Analysis Of Opportunities For Intercalibration Between Two Spacecraft

Roithmayr, C., and P. Speth (2012), Analysis Of Opportunities For Intercalibration Between Two Spacecraft, Spacecraft: Engineering, Technology and Research Missions, 406-436.

There is currently a strong interest in obtaining highly accurate measurements of solar radiation reflected by Earth. For example, the Traceable Radiometry Underpinning Terrestrial- and Helio- Studies (TRUTHS) satellite mission has been under consideration in Europe for several years, and planning is now under way for the Climate Absolute Radiance and Refractivity Observatory (CLARREO) spacecraft in the United States. Such spacecraft will provide measurements whose high accuracy is traceable to SI standards; these measurements will be useful as a reference for calibrating similar instruments on board other spacecraft. Hence, analysis of opportunities for intercalibration between two spacecraft plays an important role in the planning of future missions.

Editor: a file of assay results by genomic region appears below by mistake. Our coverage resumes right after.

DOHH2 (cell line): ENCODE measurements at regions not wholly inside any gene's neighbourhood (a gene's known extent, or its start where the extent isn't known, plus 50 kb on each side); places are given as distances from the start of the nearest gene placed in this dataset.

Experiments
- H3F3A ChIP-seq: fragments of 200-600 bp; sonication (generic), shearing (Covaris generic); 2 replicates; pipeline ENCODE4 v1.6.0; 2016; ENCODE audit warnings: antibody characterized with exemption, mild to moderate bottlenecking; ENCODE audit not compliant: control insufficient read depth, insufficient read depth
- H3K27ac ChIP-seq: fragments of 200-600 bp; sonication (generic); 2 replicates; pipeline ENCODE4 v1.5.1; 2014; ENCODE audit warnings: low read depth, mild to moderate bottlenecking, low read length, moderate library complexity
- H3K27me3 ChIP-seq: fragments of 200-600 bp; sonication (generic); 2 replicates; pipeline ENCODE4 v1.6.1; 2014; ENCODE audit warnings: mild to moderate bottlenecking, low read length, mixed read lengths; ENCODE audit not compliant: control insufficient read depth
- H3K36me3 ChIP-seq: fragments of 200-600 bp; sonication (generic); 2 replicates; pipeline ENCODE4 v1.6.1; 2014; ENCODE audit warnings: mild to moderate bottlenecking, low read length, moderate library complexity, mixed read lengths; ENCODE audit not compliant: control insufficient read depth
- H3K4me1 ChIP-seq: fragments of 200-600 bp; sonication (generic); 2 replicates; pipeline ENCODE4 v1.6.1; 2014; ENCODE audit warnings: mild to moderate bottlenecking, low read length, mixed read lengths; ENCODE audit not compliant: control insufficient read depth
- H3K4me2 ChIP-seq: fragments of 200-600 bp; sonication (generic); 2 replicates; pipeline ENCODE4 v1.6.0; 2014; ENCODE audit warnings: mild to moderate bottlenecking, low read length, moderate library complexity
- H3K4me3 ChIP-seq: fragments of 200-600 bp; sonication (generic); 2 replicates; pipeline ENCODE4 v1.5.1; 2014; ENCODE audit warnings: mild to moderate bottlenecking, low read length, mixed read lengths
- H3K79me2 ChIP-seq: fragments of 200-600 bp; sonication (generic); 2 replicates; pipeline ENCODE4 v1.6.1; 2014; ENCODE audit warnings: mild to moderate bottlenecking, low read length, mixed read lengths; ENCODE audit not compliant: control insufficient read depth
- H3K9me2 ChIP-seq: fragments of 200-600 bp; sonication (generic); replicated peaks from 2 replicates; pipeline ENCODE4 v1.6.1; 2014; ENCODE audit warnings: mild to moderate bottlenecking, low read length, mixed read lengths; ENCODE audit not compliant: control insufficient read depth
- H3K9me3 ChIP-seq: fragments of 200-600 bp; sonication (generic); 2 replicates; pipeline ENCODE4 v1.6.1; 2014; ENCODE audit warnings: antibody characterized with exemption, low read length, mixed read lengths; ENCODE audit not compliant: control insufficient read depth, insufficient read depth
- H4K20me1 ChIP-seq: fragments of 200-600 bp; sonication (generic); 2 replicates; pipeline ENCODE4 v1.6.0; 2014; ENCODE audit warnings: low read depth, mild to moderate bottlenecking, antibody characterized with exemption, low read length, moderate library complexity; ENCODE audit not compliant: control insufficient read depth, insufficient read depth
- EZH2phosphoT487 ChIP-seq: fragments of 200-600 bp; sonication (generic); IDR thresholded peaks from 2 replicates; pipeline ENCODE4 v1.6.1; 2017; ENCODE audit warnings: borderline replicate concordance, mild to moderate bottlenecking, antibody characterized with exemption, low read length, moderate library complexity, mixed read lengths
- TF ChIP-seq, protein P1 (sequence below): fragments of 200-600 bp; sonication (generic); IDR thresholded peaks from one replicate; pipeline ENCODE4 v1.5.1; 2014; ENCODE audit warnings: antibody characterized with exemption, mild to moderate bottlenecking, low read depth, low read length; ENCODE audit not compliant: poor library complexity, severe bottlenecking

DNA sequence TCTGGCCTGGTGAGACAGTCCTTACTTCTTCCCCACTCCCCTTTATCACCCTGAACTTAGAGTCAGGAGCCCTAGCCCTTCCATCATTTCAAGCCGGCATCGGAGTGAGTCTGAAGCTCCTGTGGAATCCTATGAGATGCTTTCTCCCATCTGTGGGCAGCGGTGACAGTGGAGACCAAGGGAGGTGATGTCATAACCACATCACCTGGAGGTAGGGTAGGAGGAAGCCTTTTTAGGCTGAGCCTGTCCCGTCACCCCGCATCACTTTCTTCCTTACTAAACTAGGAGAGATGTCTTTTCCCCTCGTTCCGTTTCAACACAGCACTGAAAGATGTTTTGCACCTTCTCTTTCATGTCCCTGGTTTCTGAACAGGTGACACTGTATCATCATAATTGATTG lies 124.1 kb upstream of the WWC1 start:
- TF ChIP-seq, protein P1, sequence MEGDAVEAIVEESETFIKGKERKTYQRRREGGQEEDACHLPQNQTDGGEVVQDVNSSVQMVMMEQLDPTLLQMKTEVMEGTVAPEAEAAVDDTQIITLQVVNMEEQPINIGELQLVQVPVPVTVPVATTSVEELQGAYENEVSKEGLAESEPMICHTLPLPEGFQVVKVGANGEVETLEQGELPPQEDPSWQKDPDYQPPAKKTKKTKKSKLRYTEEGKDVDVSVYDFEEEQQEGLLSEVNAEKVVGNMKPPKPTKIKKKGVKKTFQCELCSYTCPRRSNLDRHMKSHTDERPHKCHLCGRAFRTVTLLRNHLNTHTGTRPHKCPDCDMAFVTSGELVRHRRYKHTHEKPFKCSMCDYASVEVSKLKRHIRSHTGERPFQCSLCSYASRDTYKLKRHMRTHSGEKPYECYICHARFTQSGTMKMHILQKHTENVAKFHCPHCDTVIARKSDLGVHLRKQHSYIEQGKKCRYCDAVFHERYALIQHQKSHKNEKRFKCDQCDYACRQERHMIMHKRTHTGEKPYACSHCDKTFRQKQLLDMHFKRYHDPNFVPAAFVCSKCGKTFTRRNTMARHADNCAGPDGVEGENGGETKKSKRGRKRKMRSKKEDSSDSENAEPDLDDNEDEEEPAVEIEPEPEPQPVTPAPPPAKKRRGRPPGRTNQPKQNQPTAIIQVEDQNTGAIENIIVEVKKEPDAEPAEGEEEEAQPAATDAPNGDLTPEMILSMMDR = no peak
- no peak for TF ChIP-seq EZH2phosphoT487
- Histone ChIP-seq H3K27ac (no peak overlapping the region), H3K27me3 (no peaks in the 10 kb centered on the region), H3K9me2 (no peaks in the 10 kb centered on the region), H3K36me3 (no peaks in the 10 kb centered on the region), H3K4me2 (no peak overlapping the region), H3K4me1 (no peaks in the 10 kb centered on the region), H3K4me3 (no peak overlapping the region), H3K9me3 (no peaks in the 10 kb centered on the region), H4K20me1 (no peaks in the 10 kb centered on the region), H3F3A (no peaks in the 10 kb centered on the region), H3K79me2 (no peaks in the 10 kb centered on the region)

In order for intercalibration to take place, the measurements obtained from two spacecraft must have similar viewing geometry and be taken within a few minutes of one another. Viewing geometry is characterized in terms of viewing zenith angle, solar zenith angle, and relative azimuth angle. Opportunities for intercalibration are greater in number and longer in duration if the sensor with high accuracy can be aimed at points on the surface of the Earth other than the nadir or sub-satellite point.

Analysis of intercalibration over long periods is rendered tractable by making several simplifying assumptions regarding orbital motions of the two spacecraft about Earth, as well as Earth’s orbit about the Sun. The shape of the Earth is also considered. A geometric construction called a “tent” is introduced to facilitate analysis. It is helpful to think of an intercalibration opportunity as the passage of one spacecraft through a tent that has a fixed shape and moves with the spacecraft whose measurements are to be calibrated. Selection of points on Earth’s surface as targets for measurement is discussed, as is aiming the boresight of a steerable instrument. Analysis results for a pair of spacecraft in typical low Earth orbits are provided.

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Radiation Science Program (RSP)